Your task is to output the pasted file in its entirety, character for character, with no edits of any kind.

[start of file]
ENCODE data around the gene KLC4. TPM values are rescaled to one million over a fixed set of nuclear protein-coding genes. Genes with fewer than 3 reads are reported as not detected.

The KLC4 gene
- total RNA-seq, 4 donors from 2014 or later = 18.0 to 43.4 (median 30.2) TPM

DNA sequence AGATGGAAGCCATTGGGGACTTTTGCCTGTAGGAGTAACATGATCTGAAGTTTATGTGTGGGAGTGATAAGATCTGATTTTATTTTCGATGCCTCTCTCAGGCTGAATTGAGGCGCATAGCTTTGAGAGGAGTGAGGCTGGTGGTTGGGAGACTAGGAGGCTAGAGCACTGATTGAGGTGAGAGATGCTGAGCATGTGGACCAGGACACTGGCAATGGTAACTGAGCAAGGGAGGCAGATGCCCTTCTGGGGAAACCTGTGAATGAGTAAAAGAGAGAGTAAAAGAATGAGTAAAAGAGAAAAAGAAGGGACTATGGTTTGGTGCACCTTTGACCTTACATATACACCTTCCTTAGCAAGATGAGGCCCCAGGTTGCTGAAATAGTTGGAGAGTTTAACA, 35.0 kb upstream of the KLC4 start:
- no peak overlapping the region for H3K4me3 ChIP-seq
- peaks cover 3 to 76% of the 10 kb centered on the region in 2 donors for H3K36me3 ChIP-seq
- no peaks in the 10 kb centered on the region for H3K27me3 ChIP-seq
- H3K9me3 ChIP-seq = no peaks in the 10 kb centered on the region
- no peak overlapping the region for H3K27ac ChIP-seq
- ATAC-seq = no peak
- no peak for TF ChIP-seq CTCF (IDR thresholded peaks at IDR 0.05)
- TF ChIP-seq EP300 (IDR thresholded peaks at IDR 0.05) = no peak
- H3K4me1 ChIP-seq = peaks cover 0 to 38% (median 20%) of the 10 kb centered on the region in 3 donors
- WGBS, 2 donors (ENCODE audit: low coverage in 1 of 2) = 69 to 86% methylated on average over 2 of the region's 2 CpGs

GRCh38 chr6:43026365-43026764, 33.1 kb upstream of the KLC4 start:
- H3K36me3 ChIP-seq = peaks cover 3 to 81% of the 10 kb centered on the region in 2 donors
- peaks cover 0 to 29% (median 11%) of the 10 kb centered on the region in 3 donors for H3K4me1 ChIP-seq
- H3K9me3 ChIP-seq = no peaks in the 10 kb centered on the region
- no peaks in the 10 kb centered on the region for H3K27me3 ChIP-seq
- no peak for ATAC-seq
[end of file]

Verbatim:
ENCODE data around the gene KLC4. TPM values are rescaled to one million over a fixed set of nuclear protein-coding genes. Genes with fewer than 3 reads are reported as not detected.

The KLC4 gene
- total RNA-seq, 4 donors from 2014 or later = 18.0 to 43.4 (median 30.2) TPM

DNA sequence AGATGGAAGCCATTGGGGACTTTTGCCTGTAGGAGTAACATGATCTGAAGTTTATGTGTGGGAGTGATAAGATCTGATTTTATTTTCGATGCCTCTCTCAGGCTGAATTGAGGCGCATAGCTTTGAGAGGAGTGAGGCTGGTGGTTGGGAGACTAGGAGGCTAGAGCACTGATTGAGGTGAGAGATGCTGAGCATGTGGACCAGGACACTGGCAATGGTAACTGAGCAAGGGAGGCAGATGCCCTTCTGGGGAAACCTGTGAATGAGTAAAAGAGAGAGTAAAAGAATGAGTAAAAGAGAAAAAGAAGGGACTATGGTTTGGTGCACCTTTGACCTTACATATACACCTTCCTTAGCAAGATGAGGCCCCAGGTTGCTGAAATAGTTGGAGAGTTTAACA, 35.0 kb upstream of the KLC4 start:
- no peak overlapping the region for H3K4me3 ChIP-seq
- peaks cover 3 to 76% of the 10 kb centered on the region in 2 donors for H3K36me3 ChIP-seq
- no peaks in the 10 kb centered on the region for H3K27me3 ChIP-seq
- H3K9me3 ChIP-seq = no peaks in the 10 kb centered on the region
- no peak overlapping the region for H3K27ac ChIP-seq
- ATAC-seq = no peak
- no peak for TF ChIP-seq CTCF (IDR thresholded peaks at IDR 0.05)
- TF ChIP-seq EP300 (IDR thresholded peaks at IDR 0.05) = no peak
- H3K4me1 ChIP-seq = peaks cover 0 to 38% (median 20%) of the 10 kb centered on the region in 3 donors
- WGBS, 2 donors (ENCODE audit: low coverage in 1 of 2) = 69 to 86% methylated on average over 2 of the region's 2 CpGs

GRCh38 chr6:43026365-43026764, 33.1 kb upstream of the KLC4 start:
- H3K36me3 ChIP-seq = peaks cover 3 to 81% of the 10 kb centered on the region in 2 donors
- peaks cover 0 to 29% (median 11%) of the 10 kb centered on the region in 3 donors for H3K4me1 ChIP-seq
- H3K9me3 ChIP-seq = no peaks in the 10 kb centered on the region
- no peaks in the 10 kb centered on the region for H3K27me3 ChIP-seq
- no peak for ATAC-seq